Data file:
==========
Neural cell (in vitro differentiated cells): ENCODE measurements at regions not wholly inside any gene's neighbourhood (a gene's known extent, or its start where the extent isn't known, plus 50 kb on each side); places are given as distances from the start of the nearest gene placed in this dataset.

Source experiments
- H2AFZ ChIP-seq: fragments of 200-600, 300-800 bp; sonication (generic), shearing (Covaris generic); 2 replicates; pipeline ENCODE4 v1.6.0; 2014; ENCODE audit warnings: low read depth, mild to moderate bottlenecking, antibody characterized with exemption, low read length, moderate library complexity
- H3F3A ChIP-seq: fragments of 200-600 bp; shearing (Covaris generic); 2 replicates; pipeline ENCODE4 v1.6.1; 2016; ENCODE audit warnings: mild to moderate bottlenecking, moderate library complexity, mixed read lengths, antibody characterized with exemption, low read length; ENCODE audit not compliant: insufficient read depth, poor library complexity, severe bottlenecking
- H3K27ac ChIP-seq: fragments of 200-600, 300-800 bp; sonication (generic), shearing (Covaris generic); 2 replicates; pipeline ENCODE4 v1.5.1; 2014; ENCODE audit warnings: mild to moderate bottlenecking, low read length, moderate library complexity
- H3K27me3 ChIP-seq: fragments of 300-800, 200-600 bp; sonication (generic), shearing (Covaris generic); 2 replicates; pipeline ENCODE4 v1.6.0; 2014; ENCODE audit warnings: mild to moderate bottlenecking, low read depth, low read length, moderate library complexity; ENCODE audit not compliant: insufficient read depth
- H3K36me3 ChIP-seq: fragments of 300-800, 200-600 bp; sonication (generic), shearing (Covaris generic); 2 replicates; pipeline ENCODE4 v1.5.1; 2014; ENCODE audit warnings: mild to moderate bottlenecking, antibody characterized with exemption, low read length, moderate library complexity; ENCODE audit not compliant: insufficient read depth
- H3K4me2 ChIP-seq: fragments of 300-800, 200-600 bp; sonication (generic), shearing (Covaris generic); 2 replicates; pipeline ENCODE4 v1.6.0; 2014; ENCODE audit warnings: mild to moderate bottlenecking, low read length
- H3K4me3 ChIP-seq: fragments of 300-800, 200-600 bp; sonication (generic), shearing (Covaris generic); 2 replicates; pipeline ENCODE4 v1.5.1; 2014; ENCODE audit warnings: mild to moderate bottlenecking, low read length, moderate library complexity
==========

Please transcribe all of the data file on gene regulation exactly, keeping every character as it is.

Neural cell (in vitro differentiated cells): ENCODE measurements at regions not wholly inside any gene's neighbourhood (a gene's known extent, or its start where the extent isn't known, plus 50 kb on each side); places are given as distances from the start of the nearest gene placed in this dataset.

Source experiments
- H2AFZ ChIP-seq: fragments of 200-600, 300-800 bp; sonication (generic), shearing (Covaris generic); 2 replicates; pipeline ENCODE4 v1.6.0; 2014; ENCODE audit warnings: low read depth, mild to moderate bottlenecking, antibody characterized with exemption, low read length, moderate library complexity
- H3F3A ChIP-seq: fragments of 200-600 bp; shearing (Covaris generic); 2 replicates; pipeline ENCODE4 v1.6.1; 2016; ENCODE audit warnings: mild to moderate bottlenecking, moderate library complexity, mixed read lengths, antibody characterized with exemption, low read length; ENCODE audit not compliant: insufficient read depth, poor library complexity, severe bottlenecking
- H3K27ac ChIP-seq: fragments of 200-600, 300-800 bp; sonication (generic), shearing (Covaris generic); 2 replicates; pipeline ENCODE4 v1.5.1; 2014; ENCODE audit warnings: mild to moderate bottlenecking, low read length, moderate library complexity
- H3K27me3 ChIP-seq: fragments of 300-800, 200-600 bp; sonication (generic), shearing (Covaris generic); 2 replicates; pipeline ENCODE4 v1.6.0; 2014; ENCODE audit warnings: mild to moderate bottlenecking, low read depth, low read length, moderate library complexity; ENCODE audit not compliant: insufficient read depth
- H3K36me3 ChIP-seq: fragments of 300-800, 200-600 bp; sonication (generic), shearing (Covaris generic); 2 replicates; pipeline ENCODE4 v1.5.1; 2014; ENCODE audit warnings: mild to moderate bottlenecking, antibody characterized with exemption, low read length, moderate library complexity; ENCODE audit not compliant: insufficient read depth
- H3K4me2 ChIP-seq: fragments of 300-800, 200-600 bp; sonication (generic), shearing (Covaris generic); 2 replicates; pipeline ENCODE4 v1.6.0; 2014; ENCODE audit warnings: mild to moderate bottlenecking, low read length
- H3K4me3 ChIP-seq: fragments of 300-800, 200-600 bp; sonication (generic), shearing (Covaris generic); 2 replicates; pipeline ENCODE4 v1.5.1; 2014; ENCODE audit warnings: mild to moderate bottlenecking, low read length, moderate library complexity